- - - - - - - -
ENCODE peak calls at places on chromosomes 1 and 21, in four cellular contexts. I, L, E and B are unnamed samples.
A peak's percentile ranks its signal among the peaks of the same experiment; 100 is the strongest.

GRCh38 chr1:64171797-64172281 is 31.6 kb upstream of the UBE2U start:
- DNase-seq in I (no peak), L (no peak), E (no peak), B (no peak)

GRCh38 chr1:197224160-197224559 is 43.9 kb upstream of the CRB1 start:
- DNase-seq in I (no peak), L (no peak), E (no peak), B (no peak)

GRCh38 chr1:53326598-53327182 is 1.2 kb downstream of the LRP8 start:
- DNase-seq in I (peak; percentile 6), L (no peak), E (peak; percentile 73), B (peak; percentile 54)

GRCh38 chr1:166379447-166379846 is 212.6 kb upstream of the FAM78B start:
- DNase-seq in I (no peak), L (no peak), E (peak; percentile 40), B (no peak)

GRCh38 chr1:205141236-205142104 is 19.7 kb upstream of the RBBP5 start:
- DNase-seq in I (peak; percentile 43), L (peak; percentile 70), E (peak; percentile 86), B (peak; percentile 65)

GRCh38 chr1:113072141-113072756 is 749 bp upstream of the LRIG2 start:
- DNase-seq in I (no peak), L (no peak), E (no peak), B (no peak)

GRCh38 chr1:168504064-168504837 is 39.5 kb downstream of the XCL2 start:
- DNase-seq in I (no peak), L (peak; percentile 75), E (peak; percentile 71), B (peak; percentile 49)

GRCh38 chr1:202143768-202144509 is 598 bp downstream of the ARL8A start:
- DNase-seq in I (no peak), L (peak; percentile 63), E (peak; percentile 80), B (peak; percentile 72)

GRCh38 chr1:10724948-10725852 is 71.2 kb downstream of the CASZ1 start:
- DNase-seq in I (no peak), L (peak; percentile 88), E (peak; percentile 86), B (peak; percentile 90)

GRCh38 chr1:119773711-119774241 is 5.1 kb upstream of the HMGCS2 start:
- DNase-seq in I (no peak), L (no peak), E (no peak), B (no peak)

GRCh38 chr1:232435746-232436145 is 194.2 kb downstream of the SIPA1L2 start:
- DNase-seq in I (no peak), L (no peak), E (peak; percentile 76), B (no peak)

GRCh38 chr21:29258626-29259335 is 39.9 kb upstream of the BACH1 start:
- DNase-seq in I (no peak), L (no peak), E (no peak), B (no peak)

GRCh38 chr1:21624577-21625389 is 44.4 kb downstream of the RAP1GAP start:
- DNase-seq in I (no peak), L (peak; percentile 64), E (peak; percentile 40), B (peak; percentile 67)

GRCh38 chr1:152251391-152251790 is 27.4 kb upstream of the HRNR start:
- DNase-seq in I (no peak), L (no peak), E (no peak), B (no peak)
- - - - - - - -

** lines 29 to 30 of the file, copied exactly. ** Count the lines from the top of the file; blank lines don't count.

GRCh38 chr1:152251391-152251790 is 27.4 kb upstream of the HRNR start:
- DNase-seq in I (no peak), L (no peak), E (no peak), B (no peak)